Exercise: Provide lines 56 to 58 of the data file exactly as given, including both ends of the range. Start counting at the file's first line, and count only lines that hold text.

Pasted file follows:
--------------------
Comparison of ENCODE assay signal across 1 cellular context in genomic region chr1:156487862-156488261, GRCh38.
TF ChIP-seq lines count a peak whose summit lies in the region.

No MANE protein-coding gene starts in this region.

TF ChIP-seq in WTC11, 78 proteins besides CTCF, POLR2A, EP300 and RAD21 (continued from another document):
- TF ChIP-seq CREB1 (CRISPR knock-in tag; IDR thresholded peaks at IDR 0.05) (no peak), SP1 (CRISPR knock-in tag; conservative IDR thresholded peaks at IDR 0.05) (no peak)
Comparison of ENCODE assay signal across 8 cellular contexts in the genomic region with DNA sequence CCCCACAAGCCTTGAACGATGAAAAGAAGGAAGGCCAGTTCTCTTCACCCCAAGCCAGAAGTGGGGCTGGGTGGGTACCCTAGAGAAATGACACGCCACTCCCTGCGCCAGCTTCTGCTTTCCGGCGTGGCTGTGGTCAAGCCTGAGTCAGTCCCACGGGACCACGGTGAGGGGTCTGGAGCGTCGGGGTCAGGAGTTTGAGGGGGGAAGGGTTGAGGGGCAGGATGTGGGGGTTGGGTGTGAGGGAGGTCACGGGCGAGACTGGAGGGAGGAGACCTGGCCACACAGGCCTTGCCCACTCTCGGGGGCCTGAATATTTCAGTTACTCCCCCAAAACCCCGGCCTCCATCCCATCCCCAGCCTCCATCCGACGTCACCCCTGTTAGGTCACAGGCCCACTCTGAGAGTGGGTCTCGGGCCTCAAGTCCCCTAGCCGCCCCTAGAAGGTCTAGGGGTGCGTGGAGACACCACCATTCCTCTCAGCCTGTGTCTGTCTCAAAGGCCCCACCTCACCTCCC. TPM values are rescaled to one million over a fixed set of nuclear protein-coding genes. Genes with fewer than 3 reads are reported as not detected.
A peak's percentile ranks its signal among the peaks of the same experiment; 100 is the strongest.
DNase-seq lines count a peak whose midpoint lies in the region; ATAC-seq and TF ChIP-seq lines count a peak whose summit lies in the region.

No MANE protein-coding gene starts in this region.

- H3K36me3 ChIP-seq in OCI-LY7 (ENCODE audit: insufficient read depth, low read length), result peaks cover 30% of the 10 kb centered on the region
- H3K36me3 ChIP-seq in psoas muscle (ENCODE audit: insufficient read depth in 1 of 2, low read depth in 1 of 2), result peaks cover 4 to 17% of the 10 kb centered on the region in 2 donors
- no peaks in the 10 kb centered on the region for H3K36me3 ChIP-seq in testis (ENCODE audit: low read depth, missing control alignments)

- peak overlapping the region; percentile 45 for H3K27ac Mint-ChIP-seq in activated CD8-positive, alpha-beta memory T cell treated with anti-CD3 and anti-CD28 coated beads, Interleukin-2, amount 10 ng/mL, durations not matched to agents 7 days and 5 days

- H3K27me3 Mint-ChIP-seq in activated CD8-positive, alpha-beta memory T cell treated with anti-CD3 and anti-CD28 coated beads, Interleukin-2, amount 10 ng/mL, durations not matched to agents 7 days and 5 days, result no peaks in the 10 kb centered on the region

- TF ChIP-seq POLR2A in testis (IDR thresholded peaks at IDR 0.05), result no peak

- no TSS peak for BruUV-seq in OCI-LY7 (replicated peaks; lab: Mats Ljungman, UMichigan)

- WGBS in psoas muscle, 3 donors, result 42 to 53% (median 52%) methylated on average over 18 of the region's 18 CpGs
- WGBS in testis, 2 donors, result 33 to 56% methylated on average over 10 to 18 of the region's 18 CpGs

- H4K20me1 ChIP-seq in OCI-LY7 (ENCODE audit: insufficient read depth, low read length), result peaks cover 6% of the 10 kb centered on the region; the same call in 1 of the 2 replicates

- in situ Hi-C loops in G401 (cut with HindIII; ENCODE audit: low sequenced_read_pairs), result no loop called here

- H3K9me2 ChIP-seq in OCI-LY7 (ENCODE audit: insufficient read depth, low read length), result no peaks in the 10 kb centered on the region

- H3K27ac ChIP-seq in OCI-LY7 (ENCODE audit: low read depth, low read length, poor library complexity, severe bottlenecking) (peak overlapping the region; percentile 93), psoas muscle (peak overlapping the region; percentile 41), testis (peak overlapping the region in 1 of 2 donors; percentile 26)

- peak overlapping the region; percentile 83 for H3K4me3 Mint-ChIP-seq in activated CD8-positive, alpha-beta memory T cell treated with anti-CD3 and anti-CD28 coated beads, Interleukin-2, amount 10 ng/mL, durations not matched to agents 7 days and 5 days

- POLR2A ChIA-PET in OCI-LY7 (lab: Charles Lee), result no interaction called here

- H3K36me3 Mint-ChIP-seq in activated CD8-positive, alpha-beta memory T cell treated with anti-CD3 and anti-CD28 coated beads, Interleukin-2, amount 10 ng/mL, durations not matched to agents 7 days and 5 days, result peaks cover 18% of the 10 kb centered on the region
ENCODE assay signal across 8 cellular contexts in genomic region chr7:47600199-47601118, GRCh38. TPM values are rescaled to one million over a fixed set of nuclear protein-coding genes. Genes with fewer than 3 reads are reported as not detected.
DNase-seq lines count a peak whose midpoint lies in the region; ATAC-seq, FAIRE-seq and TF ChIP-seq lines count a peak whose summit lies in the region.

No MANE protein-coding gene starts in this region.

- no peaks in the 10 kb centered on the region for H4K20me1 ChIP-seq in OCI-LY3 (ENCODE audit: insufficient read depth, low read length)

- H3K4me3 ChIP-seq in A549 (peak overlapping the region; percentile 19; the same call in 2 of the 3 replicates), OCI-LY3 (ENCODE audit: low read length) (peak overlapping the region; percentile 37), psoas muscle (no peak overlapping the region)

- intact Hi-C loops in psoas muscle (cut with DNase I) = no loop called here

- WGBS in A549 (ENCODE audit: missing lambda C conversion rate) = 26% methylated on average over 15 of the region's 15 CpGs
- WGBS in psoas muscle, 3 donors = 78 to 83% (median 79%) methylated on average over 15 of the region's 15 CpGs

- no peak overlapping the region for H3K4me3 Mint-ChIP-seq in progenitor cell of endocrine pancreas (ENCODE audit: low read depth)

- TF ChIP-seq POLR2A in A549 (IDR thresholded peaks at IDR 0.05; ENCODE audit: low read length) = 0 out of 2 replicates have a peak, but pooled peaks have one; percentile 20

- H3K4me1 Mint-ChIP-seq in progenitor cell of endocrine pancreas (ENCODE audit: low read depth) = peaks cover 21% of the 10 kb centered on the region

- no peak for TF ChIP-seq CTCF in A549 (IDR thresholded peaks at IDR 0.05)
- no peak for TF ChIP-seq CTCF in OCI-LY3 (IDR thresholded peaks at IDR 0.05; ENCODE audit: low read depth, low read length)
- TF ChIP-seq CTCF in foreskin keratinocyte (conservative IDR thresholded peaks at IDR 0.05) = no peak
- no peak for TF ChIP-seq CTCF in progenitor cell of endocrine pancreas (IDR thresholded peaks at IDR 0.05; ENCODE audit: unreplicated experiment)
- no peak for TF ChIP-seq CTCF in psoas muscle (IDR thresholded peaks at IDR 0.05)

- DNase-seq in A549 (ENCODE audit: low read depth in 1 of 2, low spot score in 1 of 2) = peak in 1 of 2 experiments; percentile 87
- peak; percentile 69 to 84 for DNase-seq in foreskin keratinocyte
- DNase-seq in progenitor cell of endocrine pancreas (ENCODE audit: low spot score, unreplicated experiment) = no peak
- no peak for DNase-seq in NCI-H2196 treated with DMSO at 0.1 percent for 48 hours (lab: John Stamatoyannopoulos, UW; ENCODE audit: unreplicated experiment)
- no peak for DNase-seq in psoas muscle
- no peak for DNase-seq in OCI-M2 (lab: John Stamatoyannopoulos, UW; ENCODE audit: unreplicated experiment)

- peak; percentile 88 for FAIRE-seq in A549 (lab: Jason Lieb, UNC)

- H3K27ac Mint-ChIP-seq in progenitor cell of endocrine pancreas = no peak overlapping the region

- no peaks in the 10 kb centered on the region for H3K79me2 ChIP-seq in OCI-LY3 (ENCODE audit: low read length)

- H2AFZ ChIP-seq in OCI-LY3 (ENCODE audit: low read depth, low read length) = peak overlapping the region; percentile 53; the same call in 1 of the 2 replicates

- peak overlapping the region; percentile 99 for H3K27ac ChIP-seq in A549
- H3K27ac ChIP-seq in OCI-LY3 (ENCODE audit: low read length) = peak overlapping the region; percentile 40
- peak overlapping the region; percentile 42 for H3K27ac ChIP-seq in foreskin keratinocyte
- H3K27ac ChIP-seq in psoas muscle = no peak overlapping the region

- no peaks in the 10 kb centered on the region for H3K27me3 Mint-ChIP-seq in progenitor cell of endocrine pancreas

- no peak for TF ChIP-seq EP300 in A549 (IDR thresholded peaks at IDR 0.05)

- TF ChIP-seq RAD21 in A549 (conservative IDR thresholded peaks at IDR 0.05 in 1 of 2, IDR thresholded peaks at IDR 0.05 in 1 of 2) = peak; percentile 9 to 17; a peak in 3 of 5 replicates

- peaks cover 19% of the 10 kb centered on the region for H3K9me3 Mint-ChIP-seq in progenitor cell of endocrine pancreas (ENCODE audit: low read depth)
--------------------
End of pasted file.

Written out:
- no peaks in the 10 kb centered on the region for H3K27me3 Mint-ChIP-seq in progenitor cell of endocrine pancreas

- no peak for TF ChIP-seq EP300 in A549 (IDR thresholded peaks at IDR 0.05)

- TF ChIP-seq RAD21 in A549 (conservative IDR thresholded peaks at IDR 0.05 in 1 of 2, IDR thresholded peaks at IDR 0.05 in 1 of 2) = peak; percentile 9 to 17; a peak in 3 of 5 replicates